The Welcome Basket for parents of newly diagnosed children with ASD

Parenting is hard.  Parenting a typical child is challenging enough, but raising a child on the autism spectrum brings the challenge to a new level.  There are days that I wish that any diagnosis would be accompanied by a Welcome Basket with books, phone number of parents who get it, and chocolate.  (“Ms. Smith, here is your report, here is your child back, and here is a Welcome Basket.  Emergency codes will activate in the morning, so please don’t call tonight.  For tonight, we added an extra Dove Bar.”)

I have asked parents what they wished someone had told them early on.  Responses include:

  • Trust your gut. If you know something is amiss, keep talking about it until you get assistance.
  • You are an advocate; act like it. You are about to ask for many things for your child. Keep your child at the center of the discussion, and ask for interventions, social opportunities, and respect.
  • Being social comes in different flavors. Learn your child’s style, support that style, and encourage additional skill development.
  • Find your people. Parents of children on the spectrum will understand your plight. Find them.  Befriend them.  Ask them how to solve problems.  Then turn around and share that gift of friendship with the newly diagnosed family in line behind you.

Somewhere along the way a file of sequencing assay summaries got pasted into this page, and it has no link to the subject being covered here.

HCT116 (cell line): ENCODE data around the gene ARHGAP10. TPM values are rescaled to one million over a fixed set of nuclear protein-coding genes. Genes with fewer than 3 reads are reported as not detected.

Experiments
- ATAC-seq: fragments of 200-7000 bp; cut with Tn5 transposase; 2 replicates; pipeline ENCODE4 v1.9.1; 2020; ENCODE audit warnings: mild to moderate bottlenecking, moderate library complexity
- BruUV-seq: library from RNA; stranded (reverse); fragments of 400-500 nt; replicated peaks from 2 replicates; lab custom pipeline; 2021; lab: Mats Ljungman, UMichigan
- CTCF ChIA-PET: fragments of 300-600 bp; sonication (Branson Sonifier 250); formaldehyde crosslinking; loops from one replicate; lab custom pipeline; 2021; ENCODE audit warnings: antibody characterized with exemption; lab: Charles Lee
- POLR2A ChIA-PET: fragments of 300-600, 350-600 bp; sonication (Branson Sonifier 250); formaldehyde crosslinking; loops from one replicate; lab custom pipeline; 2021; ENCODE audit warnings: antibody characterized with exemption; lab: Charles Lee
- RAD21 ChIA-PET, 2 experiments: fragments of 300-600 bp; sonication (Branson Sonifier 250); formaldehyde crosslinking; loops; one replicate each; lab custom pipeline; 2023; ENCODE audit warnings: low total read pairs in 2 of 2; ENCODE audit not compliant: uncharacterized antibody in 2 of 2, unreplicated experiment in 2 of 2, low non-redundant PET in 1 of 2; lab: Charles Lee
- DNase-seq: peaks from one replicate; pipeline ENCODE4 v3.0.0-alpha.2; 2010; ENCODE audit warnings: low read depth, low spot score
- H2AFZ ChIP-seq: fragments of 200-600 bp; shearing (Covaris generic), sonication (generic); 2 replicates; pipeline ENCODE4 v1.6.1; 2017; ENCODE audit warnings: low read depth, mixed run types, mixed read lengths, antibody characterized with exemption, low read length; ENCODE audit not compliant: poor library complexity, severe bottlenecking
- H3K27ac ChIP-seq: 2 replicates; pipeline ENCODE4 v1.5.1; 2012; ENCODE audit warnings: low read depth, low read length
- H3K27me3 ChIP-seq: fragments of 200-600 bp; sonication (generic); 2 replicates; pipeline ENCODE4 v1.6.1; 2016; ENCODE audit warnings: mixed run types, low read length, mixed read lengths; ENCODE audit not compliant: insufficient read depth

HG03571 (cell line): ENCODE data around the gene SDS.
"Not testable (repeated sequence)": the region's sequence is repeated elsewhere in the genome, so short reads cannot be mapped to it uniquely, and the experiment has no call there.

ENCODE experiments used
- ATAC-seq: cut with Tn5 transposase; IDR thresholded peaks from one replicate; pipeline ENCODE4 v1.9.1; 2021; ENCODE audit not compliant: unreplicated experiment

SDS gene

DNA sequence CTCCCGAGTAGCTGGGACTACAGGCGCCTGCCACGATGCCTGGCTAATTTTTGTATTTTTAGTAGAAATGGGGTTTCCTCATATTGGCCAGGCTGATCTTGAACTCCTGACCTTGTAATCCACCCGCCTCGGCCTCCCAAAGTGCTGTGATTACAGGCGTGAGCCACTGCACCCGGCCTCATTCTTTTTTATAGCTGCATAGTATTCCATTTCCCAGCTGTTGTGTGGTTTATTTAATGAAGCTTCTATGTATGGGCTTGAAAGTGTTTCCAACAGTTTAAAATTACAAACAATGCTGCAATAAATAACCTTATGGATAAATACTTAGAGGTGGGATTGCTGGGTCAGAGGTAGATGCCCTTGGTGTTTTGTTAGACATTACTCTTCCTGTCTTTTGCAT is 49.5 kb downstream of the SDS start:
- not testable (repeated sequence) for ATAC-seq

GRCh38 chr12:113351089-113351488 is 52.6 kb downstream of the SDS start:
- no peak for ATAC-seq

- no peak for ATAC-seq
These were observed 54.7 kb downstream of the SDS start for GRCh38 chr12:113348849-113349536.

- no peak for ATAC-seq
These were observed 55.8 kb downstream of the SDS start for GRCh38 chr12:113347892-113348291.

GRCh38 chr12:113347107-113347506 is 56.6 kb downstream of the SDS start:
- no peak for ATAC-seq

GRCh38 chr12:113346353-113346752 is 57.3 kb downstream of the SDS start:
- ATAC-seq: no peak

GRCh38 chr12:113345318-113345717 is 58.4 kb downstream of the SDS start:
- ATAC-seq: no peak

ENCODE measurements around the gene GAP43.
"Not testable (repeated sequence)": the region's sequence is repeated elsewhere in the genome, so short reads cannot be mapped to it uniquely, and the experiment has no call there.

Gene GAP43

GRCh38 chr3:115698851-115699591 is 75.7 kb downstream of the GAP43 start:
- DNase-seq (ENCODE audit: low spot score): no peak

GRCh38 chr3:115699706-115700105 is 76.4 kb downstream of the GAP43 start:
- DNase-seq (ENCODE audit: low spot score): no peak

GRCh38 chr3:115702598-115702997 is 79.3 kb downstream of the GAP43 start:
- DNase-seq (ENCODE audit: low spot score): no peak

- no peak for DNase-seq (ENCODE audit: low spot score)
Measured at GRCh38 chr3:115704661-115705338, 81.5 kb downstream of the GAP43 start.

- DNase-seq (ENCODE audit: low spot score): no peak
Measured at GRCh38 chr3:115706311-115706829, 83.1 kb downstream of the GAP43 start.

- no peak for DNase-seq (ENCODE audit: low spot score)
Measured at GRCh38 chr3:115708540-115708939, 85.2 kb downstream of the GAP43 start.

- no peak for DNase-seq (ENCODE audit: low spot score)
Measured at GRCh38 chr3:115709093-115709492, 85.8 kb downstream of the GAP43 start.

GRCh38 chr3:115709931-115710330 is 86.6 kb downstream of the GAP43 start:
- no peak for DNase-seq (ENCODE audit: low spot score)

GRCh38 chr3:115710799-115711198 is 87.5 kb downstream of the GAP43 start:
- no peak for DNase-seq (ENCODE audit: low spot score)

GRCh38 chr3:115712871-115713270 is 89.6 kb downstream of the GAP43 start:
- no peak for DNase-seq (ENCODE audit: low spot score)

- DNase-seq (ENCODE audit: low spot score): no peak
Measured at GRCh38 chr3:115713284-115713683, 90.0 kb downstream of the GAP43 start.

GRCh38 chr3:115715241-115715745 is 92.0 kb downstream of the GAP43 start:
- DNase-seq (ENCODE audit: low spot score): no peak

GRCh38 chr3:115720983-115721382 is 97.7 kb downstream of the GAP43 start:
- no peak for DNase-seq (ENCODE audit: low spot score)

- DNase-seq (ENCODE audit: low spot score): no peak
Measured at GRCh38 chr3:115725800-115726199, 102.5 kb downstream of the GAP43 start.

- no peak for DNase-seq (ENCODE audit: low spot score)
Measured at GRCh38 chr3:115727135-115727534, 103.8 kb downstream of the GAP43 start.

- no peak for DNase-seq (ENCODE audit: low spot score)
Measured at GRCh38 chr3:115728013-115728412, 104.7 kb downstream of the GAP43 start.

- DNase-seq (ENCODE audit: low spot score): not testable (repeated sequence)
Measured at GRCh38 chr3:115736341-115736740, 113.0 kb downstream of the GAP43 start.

• You will grow a thick skin. You may not be invited to some social events, people may fail to ask about your child, people may fail to celebrate your child, and sometimes your child will accidentally offend you. Chocolate and wine will help you in the short term, but family and friends will help you in the long term. Get that social support network in place.
  • You will learn to ask for help, directly. You will learn to set limits, conserve resources, and love greatly. The loving greatly is the best part.
  • Empathy takes many shapes. Your child is empathic, and don’t let people tell you otherwise.
  • Humor is everywhere. Your child will likely view the world in some pretty unique ways.  Sometimes the viewpoints will blow your mind, other times the viewpoints will make you laugh until you cry.
  • You will cultivate hope and optimism. You will celebrate victories, developmental milestones, and budding friendships in a way that you cannot currently imagine.
  • Your life will be richer with the ASD, but it might not feel like that every day.

I’m not saying every day will be a picnic, but there is probably something worth celebrating every day.  When you struggle, check your Welcome Basket.



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